Schumer has turned the proceedings into a trial of McConnell and Senate Republicans as much as President Trump, which has hardened partisan divisions.
McConnell in return has rebuffed Schumer’s efforts to negotiate a bipartisan organizing resolution for the trial, ignoring repeated requests to meet. He angered Schumer by not sharing the text of the resolution setting the trial’s rules until Monday evening.
“It appears that Leader McConnell decided to go along with the president’s desire to cover up his wrongdoing, hook, line and sinker,” Schumer said Tuesday morning after the resolution was made public.
A Senate Republican aide said Schumer seems to be obsessed with making the trial about McConnell and tying incumbents up for reelection such as Sens. Susan Collins (R-Maine) and Cory Gardner (R-Colo.) to the GOP leader.
Republicans are pointing to interviews Schumer did earlier this month in which he highlighted the potential political payoff for Senate Democrats in the November elections, arguing that making the fight about additional witnesses and documents will either reveal new damaging information on Trump or hurt the standing of vulnerable GOP incumbents.
“It’s a win-win,” he told The New York Times.
And there’s no love lost between Senate Republicans and Schumer; Sen. John Kennedy (R-La.) said many of his colleagues are determined to oppose the Democratic leader.
“We’re not going to make Chuck happy,” he said.
Democrats aren’t worried about Schumer’s tactics when it comes to Republicans.
They say their leader can make deals when he wants to, and they also point out that McConnell can dish it out as well as take it.
“McConnell is not an easy person to deal with. But when he has to, Schumer tries,” said a person close to Schumer.
Some Republicans argue that Schumer’s tactics, including his decision to force votes on 11 amendments Tuesday night and early Wednesday morning, are souring any chances he’ll convince Republicans to back witnesses later in the trial.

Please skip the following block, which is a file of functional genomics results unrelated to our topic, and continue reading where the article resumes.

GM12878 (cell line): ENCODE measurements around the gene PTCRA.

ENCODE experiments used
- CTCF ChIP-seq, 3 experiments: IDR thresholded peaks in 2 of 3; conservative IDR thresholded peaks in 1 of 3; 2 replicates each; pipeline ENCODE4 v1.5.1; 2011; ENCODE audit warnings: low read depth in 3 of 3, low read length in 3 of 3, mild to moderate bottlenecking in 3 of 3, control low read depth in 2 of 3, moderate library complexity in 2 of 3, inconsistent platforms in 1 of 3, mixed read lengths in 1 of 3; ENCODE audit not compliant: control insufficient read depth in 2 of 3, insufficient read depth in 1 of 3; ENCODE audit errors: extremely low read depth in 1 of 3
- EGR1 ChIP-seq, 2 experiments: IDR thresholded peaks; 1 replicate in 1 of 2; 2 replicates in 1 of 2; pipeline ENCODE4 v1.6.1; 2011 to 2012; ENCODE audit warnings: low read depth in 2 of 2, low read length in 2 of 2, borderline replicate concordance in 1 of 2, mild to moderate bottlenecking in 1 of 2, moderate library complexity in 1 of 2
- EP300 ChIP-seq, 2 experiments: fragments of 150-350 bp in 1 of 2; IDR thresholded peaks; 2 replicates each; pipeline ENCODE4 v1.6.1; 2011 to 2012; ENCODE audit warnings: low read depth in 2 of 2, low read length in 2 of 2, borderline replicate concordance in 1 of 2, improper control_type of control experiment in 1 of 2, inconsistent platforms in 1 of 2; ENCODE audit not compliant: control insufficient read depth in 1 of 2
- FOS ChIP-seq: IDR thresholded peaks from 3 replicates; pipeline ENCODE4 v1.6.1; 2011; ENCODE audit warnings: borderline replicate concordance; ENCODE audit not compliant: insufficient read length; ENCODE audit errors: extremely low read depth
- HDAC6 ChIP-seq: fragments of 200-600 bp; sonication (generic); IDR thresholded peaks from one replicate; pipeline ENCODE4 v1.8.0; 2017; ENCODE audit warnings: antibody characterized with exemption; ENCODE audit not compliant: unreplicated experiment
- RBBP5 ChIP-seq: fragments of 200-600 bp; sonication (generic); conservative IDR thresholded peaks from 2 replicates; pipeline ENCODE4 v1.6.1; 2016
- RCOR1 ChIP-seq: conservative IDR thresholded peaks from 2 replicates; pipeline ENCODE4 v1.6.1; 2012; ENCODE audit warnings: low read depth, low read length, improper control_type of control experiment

“I think at this point all of these amendments are dilatory,” said Sen. Josh Hawley (R-Mo.), who said the hours of arguments on Tuesday are “really trying senators’ patience.”
Josh Holmes, a GOP strategist and former chief of staff to McConnell, warned on Twitter “the mood in the chamber will be toxic by Saturday.”
Sen. Mitt Romney (Utah), a key GOP moderate and swing vote, voiced impatience with the steady drumbeat of outrage from Democrats over the way Republicans are handling the trial.
“I think the Democrats make a mistake when they cry outrage time and time again. If everything is an outrage, then nothing is an outrage,” he grumbled in an interview with CNN.
But another key swing vote, Sen. Lisa Murkowski (R-Alaska), said she wasn’t surprised by Schumer’s tactics and did not necessarily feel alienated.
“I think it was expected,” she said, adding that she explained to constituents ahead of time that she planned to vote against all of Schumer’s amendments. “I don’t think there was any great surprises there. It was long, but I don’t think it was unexpected.”
Murkowski, however, said “the tone and the tenor” of the debate in the early hours of Wednesday morning “was unnecessary” and said she was “appreciative the chief justice shut that down.”
Democrats are siding with Schumer’s argument that McConnell has let politics take over what is supposed to be a solemn, impartial constitutional event.
“With McConnell, it’s all politics all the time,” said Sen. Elizabeth Warren (D-Mass.), who is running for president, when asked about his handling of the organizing resolution.
McConnell exasperated Democrats when he declared last month: “I’m not impartial about this at all,” referring to the trial.
Senators said they were surprised the two leaders never met more than a few minutes to hammer out a deal to avoid Tuesday’s protracted messy floor fight.
“I was surprised. I would have thought Sen. McConnell would have understood the importance to the institution” of negotiating rules for the trial ahead of time, said Sen. Ben Cardin (D-Md.).